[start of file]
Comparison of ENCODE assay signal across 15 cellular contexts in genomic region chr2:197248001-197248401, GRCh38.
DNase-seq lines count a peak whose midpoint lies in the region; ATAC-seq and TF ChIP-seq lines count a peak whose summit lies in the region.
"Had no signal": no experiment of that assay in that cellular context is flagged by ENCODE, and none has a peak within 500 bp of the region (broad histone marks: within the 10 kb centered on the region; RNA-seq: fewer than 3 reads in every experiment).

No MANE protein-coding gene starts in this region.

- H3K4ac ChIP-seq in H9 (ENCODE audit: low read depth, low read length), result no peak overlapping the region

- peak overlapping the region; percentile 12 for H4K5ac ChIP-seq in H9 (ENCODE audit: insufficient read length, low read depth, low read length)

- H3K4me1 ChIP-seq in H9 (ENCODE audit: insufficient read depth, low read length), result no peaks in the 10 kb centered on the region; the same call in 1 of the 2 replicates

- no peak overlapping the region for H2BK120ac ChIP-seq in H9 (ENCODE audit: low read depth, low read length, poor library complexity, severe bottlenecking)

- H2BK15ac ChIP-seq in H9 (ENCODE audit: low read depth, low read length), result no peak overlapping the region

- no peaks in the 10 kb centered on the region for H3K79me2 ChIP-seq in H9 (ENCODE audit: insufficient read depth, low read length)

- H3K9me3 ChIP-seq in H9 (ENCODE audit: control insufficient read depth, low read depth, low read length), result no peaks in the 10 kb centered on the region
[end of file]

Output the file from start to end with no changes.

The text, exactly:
Comparison of ENCODE assay signal across 15 cellular contexts in genomic region chr2:197248001-197248401, GRCh38.
DNase-seq lines count a peak whose midpoint lies in the region; ATAC-seq and TF ChIP-seq lines count a peak whose summit lies in the region.
"Had no signal": no experiment of that assay in that cellular context is flagged by ENCODE, and none has a peak within 500 bp of the region (broad histone marks: within the 10 kb centered on the region; RNA-seq: fewer than 3 reads in every experiment).

No MANE protein-coding gene starts in this region.

- H3K4ac ChIP-seq in H9 (ENCODE audit: low read depth, low read length), result no peak overlapping the region

- peak overlapping the region; percentile 12 for H4K5ac ChIP-seq in H9 (ENCODE audit: insufficient read length, low read depth, low read length)

- H3K4me1 ChIP-seq in H9 (ENCODE audit: insufficient read depth, low read length), result no peaks in the 10 kb centered on the region; the same call in 1 of the 2 replicates

- no peak overlapping the region for H2BK120ac ChIP-seq in H9 (ENCODE audit: low read depth, low read length, poor library complexity, severe bottlenecking)

- H2BK15ac ChIP-seq in H9 (ENCODE audit: low read depth, low read length), result no peak overlapping the region

- no peaks in the 10 kb centered on the region for H3K79me2 ChIP-seq in H9 (ENCODE audit: insufficient read depth, low read length)

- H3K9me3 ChIP-seq in H9 (ENCODE audit: control insufficient read depth, low read depth, low read length), result no peaks in the 10 kb centered on the region